Mark van Schilfgaarde’s research has been associated with electronic structure theory and methods that implement them. He has pioneered a number of major advances in both the theory itself, particularly with ab initio methods that do not require empirical data or depend on models, their implementation in practical methods, and their application to a rich variety of phenomena in many kinds of materials.
He is known for his work in Quasiparticle Self-Consistent GW theory, a new formulation of one of the most advanced approaches to electronic structure (the GW approximation). Quasiparticle Self-Consistent GW theory dramatically improves the quality of GW and makes it suitable for many new kinds of materials. It also provides a suitable framework for many kinds of extensions, such as spin wave excitations and impact ionization. The most recent developments are aimed at extending the theory to treat strongly correlated systems by combining Quasiparticle Self-Consistent GW theory with Dynamical Mean Field Theory.
Mark van Schilfgaarde is also known for practical implementations of new approaches to electronic structure. He co-authored a number of density-functional and GW codes that have been widely used around the world. In 1987-88, as a guest scientist in O.K. Andersen’s group in Stuttgart, he wrote its standard Linear Muffin-Tin Orbitals package, which has been a primary vehicle for many new developments in electronic structure.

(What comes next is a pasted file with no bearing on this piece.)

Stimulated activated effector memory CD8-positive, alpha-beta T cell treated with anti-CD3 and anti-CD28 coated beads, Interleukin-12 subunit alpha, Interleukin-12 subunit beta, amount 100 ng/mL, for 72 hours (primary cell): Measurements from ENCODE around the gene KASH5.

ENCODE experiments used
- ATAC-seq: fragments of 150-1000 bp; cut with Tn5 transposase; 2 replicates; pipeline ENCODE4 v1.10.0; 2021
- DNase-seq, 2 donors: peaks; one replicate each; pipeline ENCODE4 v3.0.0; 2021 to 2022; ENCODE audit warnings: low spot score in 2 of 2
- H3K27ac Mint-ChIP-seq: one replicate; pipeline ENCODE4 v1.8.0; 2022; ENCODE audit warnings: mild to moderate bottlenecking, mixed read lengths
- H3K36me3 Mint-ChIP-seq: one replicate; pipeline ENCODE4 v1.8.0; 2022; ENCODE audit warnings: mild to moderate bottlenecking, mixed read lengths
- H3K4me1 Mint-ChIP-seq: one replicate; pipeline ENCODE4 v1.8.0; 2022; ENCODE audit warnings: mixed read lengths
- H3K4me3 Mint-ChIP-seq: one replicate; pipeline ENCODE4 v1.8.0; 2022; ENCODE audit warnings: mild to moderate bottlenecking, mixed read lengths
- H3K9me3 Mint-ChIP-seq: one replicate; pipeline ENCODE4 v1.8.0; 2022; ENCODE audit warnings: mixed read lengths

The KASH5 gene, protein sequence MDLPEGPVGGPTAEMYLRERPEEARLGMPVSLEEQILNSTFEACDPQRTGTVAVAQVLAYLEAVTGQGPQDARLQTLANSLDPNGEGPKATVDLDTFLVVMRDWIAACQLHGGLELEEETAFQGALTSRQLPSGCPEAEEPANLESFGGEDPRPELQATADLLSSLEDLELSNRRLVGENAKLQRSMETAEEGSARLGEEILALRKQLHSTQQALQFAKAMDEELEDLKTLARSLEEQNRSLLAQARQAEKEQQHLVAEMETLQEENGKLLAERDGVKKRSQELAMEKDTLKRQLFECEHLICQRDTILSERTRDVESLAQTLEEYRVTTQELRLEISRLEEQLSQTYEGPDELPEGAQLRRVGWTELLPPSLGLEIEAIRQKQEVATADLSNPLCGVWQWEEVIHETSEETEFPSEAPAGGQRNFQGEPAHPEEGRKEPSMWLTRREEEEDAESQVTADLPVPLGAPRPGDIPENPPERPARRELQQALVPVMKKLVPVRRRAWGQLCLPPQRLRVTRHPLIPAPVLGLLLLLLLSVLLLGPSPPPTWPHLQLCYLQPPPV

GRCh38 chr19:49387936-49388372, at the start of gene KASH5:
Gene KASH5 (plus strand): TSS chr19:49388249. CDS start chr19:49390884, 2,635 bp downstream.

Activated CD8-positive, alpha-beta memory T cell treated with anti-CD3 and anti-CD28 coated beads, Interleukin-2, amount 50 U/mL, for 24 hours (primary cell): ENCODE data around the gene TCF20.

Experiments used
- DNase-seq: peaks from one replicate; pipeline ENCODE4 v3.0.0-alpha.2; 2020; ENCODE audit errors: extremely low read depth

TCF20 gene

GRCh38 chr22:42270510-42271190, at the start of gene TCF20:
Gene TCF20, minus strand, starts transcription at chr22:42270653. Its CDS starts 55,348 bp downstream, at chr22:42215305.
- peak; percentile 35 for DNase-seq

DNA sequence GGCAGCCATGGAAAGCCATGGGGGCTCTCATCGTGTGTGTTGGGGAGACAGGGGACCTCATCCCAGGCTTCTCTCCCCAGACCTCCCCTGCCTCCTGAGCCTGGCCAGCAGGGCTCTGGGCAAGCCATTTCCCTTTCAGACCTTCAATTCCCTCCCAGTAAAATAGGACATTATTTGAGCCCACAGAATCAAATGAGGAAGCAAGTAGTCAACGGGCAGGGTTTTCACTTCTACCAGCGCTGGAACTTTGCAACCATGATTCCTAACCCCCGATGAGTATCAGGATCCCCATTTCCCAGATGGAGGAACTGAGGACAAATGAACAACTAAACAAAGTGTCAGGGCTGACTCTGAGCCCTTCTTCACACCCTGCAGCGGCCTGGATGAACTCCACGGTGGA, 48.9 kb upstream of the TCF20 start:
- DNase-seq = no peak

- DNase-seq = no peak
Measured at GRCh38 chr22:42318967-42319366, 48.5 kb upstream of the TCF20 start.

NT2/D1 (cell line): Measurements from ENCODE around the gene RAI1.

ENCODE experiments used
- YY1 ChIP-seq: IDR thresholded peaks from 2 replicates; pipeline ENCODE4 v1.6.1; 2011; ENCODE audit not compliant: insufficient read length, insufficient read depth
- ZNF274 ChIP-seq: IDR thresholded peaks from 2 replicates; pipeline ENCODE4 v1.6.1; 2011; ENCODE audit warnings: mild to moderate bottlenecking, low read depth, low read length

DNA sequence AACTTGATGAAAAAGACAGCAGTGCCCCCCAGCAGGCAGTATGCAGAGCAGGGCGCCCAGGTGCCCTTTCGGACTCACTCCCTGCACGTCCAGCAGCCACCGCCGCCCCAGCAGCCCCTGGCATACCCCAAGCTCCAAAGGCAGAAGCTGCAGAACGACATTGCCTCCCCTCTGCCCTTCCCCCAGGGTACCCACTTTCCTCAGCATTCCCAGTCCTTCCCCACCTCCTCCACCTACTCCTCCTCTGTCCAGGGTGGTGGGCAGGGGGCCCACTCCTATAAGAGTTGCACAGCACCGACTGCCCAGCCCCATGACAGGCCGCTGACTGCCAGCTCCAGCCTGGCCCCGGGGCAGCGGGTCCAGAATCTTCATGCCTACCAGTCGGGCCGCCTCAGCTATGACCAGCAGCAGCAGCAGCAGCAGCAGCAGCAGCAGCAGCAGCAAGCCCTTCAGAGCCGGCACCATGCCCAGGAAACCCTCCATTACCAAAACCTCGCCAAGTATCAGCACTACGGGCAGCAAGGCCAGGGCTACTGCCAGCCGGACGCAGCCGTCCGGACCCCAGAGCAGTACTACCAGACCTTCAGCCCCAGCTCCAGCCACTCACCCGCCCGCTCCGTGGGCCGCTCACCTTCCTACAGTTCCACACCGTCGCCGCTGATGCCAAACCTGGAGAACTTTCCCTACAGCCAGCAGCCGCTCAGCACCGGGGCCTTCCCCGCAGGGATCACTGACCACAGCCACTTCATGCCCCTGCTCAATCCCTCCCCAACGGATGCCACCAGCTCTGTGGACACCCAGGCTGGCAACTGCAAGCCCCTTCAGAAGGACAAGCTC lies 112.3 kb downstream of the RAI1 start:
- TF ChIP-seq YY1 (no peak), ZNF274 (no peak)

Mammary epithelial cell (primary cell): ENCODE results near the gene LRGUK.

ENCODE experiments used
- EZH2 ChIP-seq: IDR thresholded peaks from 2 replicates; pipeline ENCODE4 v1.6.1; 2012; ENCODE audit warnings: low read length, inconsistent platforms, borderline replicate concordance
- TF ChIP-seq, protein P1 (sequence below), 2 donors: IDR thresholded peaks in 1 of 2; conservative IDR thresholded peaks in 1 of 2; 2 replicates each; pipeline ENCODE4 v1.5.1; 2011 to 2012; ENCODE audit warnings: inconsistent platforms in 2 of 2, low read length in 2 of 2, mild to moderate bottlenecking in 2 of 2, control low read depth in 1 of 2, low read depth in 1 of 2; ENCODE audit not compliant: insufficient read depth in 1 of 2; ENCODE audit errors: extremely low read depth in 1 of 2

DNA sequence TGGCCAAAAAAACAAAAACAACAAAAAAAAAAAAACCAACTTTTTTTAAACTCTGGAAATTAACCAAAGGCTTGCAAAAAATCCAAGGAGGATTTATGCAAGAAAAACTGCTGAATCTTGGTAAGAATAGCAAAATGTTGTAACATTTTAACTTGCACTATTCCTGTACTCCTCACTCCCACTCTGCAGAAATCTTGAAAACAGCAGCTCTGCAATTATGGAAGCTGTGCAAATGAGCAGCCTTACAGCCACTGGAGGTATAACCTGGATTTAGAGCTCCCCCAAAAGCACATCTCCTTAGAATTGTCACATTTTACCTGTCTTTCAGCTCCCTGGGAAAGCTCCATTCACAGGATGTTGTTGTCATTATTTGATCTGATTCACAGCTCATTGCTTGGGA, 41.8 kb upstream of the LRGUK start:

Electronic structure theory
Quasiparticle Self-Consistent GW theory
Quantum theory of motion
Ph.D Applied Physics, Stanford University
B.A. Physics, University of California, San Diego
Atomistic Origins of High-Performance in Hybrid Halide Perovskite Solar Cells Nano Letters (2014)
All-Electron Self-Consistent G W Approximation: Application to Si, MnO, and NiO Physical Review Letters (2004)
Origin of the Invar Effect in Iron-Nickel Alloys Nature (1999)
Quasiparticle Self-Consistent GW Method: A Basis for the Independent-Particle Approximation Physical Review B (2007)
Coexistence of Covalent and Metallic Bonding in the Boron Intercalation Superconductor MgB2 Physical Review B (2001)